I’ve been singing this mantra for years, it seems, to absolutely no effect as Americans stubbornly persist in doing what no self-respecting Italian cook would ever do. What’s that? you ask. Peeling fava beans—that is, peeling the outer tender skin of each and every individual bean. What a waste of time! What a waste of flavor!
Where does this weird practice come from? I suspect from the French professional kitchen where chefs are constantly challenged to come up with new tricks and trucs to keep their enormous brigades de cuisine in operation. In Italy, where restaurant kitchens are run much more economically, no one has to dream up tasks—there are enough to go around and more.
But why do Americans insist on this? Every food writer except one (me) says you have to peel beans. Then they go through elaborate rigmaroles to show you how to do it. No wonder fava beans are not exactly popular despite their magnificent, slightly earthy flavor, so very different from string beans or limas. Every spring or summer I feel like climbing up in the pulpit and shouting: YOU DON’T HAVE TO DO THAT—IN FACT, IT IS COUNTER-PRODUCTIVE!!!
You see, by removing the skin of each bean, you also unquestionably remove much of that very earthy flavor that makes these tender early-summer delights so, well, delightful. Without the skin, hmmm, you might as well be eating peas. (I think Elizabeth David said that but I can’t find where.) So leave the skins on, as British and Italian and Spanish cooks all do, and enjoy the earthy sweetness of fresh fava beans. And if the French want to persist with their fiddly chore, let ‘em do so but don’t be drawn into it in your own kitchen.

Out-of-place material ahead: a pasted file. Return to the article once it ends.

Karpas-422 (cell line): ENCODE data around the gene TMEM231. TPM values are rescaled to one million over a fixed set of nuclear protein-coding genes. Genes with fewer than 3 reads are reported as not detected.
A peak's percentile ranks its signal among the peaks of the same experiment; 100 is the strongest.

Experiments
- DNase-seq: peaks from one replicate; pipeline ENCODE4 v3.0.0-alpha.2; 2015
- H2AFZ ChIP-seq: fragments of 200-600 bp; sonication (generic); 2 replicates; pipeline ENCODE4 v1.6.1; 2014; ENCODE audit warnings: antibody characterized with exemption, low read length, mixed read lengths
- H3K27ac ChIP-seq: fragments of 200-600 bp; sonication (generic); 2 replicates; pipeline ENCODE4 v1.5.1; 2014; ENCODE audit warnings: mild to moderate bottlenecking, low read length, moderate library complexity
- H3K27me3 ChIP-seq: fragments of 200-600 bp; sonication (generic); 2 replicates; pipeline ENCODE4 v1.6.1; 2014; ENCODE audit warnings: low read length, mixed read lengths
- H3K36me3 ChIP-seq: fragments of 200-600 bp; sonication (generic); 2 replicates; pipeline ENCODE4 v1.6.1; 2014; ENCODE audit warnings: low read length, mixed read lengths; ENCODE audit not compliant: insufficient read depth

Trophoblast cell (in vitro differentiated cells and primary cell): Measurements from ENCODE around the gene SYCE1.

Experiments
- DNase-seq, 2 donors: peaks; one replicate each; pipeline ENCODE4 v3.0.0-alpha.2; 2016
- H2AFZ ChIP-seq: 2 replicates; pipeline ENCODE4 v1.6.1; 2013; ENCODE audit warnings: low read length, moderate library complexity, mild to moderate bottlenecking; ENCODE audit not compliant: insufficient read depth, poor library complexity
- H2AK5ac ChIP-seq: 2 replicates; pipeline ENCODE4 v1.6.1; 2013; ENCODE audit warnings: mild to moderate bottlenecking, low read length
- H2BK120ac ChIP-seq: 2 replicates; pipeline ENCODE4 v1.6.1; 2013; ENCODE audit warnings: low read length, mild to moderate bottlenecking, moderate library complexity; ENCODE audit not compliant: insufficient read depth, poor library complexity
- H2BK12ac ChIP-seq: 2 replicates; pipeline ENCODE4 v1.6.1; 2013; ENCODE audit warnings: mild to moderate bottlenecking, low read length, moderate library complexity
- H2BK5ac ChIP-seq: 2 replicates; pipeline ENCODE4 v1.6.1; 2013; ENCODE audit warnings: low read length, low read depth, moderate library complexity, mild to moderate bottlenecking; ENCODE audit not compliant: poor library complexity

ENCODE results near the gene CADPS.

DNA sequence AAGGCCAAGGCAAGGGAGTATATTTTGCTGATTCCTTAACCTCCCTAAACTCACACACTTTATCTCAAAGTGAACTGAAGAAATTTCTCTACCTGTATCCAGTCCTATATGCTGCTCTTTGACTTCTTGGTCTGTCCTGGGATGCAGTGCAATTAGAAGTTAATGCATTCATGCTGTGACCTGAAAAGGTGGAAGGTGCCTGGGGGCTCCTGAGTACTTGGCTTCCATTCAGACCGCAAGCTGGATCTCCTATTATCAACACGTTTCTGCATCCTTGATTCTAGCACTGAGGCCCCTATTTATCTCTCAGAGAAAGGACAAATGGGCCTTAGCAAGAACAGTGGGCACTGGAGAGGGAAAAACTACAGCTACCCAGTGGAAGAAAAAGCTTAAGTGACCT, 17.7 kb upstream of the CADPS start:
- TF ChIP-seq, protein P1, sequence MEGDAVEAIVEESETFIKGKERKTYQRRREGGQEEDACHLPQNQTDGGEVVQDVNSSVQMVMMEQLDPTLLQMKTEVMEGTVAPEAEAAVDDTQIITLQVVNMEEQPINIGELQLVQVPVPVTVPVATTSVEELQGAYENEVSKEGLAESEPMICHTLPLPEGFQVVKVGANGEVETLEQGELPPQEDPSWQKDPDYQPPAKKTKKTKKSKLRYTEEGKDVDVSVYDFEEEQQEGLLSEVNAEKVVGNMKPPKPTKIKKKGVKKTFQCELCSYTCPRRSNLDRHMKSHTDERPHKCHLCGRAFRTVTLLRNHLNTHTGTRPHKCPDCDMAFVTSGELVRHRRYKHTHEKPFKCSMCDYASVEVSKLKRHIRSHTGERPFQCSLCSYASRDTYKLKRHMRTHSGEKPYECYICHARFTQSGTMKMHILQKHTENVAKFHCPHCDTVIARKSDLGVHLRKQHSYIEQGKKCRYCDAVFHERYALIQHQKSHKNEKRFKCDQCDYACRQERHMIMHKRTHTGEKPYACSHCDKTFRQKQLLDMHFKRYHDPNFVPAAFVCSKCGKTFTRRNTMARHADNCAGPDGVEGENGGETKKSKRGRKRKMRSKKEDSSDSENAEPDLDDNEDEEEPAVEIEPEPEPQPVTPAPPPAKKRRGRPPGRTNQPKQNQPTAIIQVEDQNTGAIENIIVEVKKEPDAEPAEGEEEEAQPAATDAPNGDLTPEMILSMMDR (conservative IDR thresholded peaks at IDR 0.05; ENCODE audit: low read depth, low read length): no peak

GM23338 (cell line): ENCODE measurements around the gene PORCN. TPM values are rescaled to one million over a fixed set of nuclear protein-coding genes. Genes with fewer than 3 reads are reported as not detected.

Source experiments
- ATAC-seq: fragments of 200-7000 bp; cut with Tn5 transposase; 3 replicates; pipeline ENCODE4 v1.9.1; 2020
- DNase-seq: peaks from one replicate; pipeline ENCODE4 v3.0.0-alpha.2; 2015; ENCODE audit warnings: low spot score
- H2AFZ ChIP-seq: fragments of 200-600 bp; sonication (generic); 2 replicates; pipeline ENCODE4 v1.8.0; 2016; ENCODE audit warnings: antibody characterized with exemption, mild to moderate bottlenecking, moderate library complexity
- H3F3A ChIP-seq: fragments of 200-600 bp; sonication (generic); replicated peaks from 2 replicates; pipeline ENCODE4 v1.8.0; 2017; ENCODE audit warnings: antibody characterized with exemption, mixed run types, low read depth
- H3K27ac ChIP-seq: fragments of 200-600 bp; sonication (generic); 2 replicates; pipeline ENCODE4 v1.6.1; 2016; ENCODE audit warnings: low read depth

The English call them broad beans, which is what they used to be called, not surprisingly, in this country too before they somehow drifted out of favor, to return only recently under their Italian name of fave (fava in the singular which is seldom used). So why don’t we prepare them the way Italian cooks do? Don’t ask!
The illustration shows the right size for fava beans and maybe that’s the problem. Baby bean is for eating raw (as we do in Tuscany in the early spring, pairing small tender fava beans with fresh young pecorino cheese); mama bean could also be eaten raw as part of an antipasto, but mama and papa beans are at their best cooked. Anything bigger than papa bean, in my kitchen at least, gets chucked. Great big beans like that are suitable only for drying. Dried fave are an important winter store in the Mediterranean and make a magnificent pureed bean soup, especially if served with bitter chicory greens in the soup or on the side. But we’re concerned with fresh fave at this time of the year.
Baby bean brings up another issue: when they come across a pod the size of baby bean’s, my Middle Eastern friends don’t even shuck out the beans. They just top and tail and cut up the pods, as if they were green beans, and cook them right along with the shucked beans. (When I tell Italians about that they wrinkle their noses, same as you Americans when confronted with unpeeled beans. Chacun à son goût, babe!)
Whenever you make fave or broad beans, you need plenty of garlic, olive oil and fresh lemon juice. For a recipe, see my post on May 17, Springing for Fave: http://nancyharmonjenkins.com/posts/springing-for-fave/